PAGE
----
In Jordan there was a very simple priest who performed miracles. He’d read prayers over people and animals that were sick in some way and they’d recover.

Muslims went to him as well, if they had a health problem, and he’d cure them.

Before he served the Liturgy, he’d drink a herbal tea and nibble on a little toasted bread.

Then he wouldn’t eat anything for the rest of the day.

The Patriarch heard that he ate before the Divine Liturgy and called him in to the Patriarchate.

He went, though he didn’t know why he’d been called. While he was waiting for the Patriarch to call him, he sat with some others in a room. It was very hot and they had the blinds closed, but a ray of light came in through a hole. He thought it was a line of rope and, because he was sweating, he took off his cassock and threw it over the ray of light.

When the others in the room saw this, they were totally astonished. They went and told the Patriarch:

‘That priest who snacks before the Divine Liturgy has just thrown his cassock over a ray of light!’

The Patriarch called him in to his office and started asking him: ‘How are you? How are things? Do you ever celebrate the Liturgy? How do you prepare for the Divine Liturgy?’

‘Well, I read the Matins service, I do some prostrations, then I make something to drink, I have a little snack and then I serve the Liturgy’.

‘Why do you do this?’ asked the Patriarch.

‘If I eat a little before the Liturgy’, he said, ‘ when I finish the chalice, Christ’s on top. But if

I eat after the Divine Liturgy, Christ’s underneath’.

He did it for the best of reasons. The Patriarch told him: ‘No, that’s not right. First finish the chalice, then have something to eat’.

He made a prostration and accepted it. I mean, even though he’d reached a state where he was performing miracles, he just accepted it. He had no will of his own.

He might have thought ‘I read prayers for sick people and animals and they get well. I perform miracles. What’s he talking about? The way I see it, it’s better because otherwise, the food goes on top of Christ’.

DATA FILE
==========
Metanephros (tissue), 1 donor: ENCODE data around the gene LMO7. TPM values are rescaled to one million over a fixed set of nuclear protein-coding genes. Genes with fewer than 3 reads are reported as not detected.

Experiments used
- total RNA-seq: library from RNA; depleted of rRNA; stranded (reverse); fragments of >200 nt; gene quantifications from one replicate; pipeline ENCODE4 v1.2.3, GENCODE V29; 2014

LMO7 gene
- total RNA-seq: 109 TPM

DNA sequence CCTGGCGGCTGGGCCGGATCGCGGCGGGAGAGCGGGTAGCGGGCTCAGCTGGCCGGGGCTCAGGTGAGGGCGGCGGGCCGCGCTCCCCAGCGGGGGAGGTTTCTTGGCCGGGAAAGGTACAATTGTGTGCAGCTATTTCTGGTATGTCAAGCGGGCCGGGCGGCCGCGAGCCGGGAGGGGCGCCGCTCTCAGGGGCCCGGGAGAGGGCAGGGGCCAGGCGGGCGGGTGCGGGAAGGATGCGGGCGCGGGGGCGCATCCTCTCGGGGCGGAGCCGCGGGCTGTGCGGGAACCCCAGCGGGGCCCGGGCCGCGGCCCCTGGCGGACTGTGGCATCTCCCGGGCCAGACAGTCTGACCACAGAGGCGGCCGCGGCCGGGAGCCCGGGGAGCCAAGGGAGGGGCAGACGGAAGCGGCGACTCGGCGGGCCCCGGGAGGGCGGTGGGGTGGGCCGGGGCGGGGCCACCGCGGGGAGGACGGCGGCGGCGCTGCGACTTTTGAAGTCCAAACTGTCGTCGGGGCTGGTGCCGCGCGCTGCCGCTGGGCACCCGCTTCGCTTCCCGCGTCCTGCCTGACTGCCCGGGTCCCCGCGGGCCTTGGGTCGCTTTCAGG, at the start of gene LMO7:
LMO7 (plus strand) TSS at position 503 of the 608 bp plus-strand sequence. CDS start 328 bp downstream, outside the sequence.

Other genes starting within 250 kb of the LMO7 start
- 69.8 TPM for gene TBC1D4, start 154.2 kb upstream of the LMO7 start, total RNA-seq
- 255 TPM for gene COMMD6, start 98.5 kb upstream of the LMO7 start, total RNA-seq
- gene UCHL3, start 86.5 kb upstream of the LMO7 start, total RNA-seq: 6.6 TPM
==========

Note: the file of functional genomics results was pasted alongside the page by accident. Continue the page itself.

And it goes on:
I’ve realized that obedience is a great help. Even if you’re not very bright, if you’re obedient you become a philosopher. Whether you’re clever or not, healthy or sick, spiritually or bodily, even if you’re tormented by wicked thoughts, as long as you’re obedient, you’re redeemed. Obedience is redemption.




Pemptousia Partnership

Pemptousia and OCN have entered a strategic partnership to bring Orthodoxy Worldwide. Greek philosophers from Ionia considered held that there were four elements or essences (ousies) in nature: earth, water, fire and air. Aristotle added ether to this foursome, which would make it the fifth (pempto) essence, pemptousia, or quintessence. The incarnation of God the Word found fertile ground in man’s proclivity to beauty, to goodness, to truth and to the eternal. Orthodoxy has not functioned as some religion or sect. It was not the movement of the human spirit towards God but the revelation of the true God, Jesus Christ, to man. A basic precept of Orthodoxy is that of the person ­– the personhood of God and of man. Orthodoxy is not a religious philosophy or way of thinking but revelation and life standing on the foundations of divine experience; it is the transcendence of the created and the intimacy of the Uncreated. Orthodox theology is drawn to genuine beauty; it is the theology of the One “fairer than the sons of men”. So in "Pemptousia", we just want to declare this "fifth essence", the divine beaut in our life. Please note, not all Pemptousia articles have bylines. If the author is known, he or she is listed in the article above.


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